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Kilimanjaro region is located in the north eastern part of Tanzania and is home to the famous snow covered Mount Kilimanjaro.  The mountain has two peaks Mawenzi and Kibo and its highest peak Kibo, towers as high as 5,895 meters above sea level.  Mount Kilimanjaro and the Pare mountains (2,000 - 2,500m.) from the backbone of the region, running through the middle of it in a lengthwise direction. It borders Kenya to the north and the Tanga & Arusha regions of Tanzania to the south, east & west. Moshi is the capital city of the region.

In the Kilimanjaro region the year can be divided into four periods with respect to the amount of rainfall: There are two rainy seasons - a major one in April - May and a minor one in September - November, and two dry seasons, a major one in December - January and a minor one in July - August.

Approximately 22% of the region is used agriculturally, with 65% of those crops being bananas and coffee. 

Wildlife is abundant and everything from elephants, giraffes, hipps and lions can be seen in the bush or national parks.  In the villages and towns though, the most common animals spotted are goats, cows & chickens (for dinner!), lots of geckos and lizzards, plenty of insects, malibu storks and beautiful birds, such as the ibis, as well. 



Moshi is home to the Chaga and Pare tribes, with Maasai coming in from the north as well. There is a fair amount of tourism and more expatriates are joining the city for work in agriculture, tourism, missions and humanitarian work each day. Swahili is the national language, but English is the second language.  There are also several tribal languages still spoken today. Conversation and relationships are a very important part of Tanzanian culture.  Often the greetings offered at the beginning of a conversation will last longer than the conversation itself and hands are always shaken to begin conversation.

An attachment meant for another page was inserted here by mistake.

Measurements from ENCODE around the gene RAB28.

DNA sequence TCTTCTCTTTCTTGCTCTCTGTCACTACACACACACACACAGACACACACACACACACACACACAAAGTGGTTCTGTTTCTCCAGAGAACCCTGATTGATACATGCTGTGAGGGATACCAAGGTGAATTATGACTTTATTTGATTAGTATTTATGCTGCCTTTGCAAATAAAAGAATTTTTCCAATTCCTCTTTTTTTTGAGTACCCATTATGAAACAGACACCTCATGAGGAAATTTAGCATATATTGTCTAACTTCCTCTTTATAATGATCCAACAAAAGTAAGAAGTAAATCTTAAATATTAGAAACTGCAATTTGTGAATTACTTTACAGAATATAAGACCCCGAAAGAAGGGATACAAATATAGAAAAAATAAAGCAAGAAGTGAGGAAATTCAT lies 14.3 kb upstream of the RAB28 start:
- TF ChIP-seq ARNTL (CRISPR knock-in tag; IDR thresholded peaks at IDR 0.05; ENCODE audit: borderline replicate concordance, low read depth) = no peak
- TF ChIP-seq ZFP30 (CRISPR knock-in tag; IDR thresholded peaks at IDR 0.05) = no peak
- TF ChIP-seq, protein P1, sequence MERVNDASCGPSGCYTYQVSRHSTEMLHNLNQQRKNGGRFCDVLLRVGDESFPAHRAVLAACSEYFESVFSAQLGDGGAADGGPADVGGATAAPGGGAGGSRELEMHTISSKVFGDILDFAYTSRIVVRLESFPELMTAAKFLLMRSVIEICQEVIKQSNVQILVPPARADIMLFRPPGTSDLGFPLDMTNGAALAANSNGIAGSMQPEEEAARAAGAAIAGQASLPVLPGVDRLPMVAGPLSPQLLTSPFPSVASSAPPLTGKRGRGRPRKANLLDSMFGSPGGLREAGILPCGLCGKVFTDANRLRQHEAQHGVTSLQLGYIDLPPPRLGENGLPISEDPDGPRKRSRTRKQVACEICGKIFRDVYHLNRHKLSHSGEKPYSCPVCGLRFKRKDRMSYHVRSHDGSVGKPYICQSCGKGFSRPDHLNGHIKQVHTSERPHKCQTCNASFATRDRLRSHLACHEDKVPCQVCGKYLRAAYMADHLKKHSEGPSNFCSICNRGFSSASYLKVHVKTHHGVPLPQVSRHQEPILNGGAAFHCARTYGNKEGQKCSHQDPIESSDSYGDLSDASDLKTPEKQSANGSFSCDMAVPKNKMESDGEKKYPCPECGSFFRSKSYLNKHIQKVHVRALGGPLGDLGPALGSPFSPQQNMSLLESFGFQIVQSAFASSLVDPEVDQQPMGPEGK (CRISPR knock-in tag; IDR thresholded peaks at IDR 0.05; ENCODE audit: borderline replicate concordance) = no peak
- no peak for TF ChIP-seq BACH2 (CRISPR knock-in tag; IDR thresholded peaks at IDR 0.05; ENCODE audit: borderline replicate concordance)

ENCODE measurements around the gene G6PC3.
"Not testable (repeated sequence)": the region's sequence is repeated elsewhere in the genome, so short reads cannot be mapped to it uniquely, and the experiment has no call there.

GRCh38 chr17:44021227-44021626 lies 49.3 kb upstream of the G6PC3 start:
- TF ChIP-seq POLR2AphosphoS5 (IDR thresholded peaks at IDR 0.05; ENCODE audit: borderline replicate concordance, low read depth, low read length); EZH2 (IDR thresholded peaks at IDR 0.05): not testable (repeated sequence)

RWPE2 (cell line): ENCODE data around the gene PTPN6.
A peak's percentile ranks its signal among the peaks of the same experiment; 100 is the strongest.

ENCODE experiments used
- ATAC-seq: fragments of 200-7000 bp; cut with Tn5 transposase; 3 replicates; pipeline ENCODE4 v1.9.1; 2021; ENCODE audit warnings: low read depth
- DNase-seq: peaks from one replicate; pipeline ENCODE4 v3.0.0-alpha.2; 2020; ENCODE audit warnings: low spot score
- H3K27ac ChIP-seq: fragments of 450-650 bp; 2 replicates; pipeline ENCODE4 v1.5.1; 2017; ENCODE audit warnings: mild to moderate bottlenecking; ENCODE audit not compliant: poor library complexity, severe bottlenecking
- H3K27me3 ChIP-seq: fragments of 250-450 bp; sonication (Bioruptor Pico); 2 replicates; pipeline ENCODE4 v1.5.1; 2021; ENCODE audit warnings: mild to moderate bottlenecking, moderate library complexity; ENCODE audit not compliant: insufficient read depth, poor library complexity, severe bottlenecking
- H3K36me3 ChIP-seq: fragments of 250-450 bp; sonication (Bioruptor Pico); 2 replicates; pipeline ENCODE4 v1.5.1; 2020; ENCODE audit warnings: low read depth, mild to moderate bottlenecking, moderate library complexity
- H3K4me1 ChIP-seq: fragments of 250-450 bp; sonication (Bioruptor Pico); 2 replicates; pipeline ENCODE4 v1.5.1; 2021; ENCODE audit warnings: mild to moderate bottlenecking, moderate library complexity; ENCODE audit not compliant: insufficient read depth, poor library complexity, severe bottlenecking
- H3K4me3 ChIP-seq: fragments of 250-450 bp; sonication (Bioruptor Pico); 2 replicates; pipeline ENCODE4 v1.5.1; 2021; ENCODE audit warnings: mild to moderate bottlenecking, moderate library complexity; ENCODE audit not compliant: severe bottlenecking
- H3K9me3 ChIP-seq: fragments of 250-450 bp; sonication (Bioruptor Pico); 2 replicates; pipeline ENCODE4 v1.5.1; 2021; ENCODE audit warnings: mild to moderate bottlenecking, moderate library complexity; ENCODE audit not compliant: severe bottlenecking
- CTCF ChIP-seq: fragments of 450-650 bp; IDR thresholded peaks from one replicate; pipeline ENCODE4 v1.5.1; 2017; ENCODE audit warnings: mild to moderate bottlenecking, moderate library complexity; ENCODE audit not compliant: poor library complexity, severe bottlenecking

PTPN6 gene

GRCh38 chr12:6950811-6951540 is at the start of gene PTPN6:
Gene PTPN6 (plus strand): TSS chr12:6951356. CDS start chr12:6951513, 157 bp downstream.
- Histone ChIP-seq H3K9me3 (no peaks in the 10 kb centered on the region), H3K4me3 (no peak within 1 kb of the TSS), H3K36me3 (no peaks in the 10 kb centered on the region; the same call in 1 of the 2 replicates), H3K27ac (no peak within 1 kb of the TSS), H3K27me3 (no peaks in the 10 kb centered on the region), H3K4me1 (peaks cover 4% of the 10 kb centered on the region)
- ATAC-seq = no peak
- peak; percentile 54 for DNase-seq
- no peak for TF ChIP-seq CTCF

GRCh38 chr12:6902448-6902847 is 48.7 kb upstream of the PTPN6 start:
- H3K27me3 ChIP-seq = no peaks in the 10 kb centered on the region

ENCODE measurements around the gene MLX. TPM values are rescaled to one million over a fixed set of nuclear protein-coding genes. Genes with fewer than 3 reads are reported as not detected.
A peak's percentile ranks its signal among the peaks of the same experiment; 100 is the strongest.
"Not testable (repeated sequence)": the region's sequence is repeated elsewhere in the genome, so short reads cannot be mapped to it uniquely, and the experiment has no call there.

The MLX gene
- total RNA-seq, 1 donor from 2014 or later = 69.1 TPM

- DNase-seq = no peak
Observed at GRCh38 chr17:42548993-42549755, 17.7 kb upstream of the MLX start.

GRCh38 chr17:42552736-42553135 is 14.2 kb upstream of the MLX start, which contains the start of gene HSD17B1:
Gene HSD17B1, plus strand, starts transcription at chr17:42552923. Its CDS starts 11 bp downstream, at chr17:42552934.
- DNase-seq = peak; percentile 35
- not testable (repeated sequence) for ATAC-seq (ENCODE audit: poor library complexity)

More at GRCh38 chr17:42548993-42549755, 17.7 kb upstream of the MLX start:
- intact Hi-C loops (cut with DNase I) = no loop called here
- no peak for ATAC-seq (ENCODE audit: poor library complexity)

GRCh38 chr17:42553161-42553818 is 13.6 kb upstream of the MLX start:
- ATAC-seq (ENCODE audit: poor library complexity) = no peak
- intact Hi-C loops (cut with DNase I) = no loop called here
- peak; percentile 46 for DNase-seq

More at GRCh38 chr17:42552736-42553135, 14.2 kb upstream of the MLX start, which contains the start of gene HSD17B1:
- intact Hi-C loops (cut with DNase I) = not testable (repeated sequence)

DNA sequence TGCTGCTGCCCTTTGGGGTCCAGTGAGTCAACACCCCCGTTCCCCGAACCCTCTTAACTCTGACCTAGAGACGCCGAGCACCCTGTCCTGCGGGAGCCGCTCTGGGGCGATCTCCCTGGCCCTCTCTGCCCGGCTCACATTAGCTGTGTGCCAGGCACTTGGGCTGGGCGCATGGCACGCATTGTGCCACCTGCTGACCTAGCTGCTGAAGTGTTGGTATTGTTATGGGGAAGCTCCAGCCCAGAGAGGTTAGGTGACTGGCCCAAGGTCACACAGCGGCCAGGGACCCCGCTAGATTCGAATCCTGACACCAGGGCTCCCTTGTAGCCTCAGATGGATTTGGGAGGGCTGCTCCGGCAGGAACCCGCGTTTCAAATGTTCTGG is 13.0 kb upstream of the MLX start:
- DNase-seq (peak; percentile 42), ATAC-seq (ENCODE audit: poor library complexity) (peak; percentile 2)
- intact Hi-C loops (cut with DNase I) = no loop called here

Tanzanian cuisine is both unique and widely varied.  Some typical Tanzanian foods include rice (wali), ugali (maize porridge), chapati (a type of unleavened bread), nyama choma (grilled meat), mshikaki (marinated beef shish-ke-bob), fish, pilau, and ndizi-nyama (plantains with meat). Chai (hot tea) is also a Tanzanian staple, and is taken in the morning, mid-morning and anytime guests visit. It's often served with mandazi (a type of donut) or chapati.

The arts vary greatly in Tanzania, with Tingatinga paintings being one of the most popular and trademark art forms of this nation. Wood carving, especially using ebony, artwork that incorporates woven banana leaves, jewelry making, and sewing goods using traditional khanga or kitenge cloth are also popular art forms. 
Transportation consists largely of dala dalas (fifteen passenger vans) that will cram up to thirty people inside, piki piki's (motorbikes), and taxis.  Though the number of personal vehicles is growing daily, a large number of people still use the public transportation, bicycles and walking as their means of getting around. 



The main religions of the region are Christian, Muslim & Sikh/Hindu, with a large portion of the indigenous tribes still following their beliefs of witchcraft and voodoo. The make up is approximately 40%, 40%, 10%, respectively. Perhaps because of the large Muslim influence, dress is very modest.  Women always have their knees covered and midriffs never shown, while men usually wear long trousers. Tanzania is a very peaceful country with all the beliefs living in harmony.

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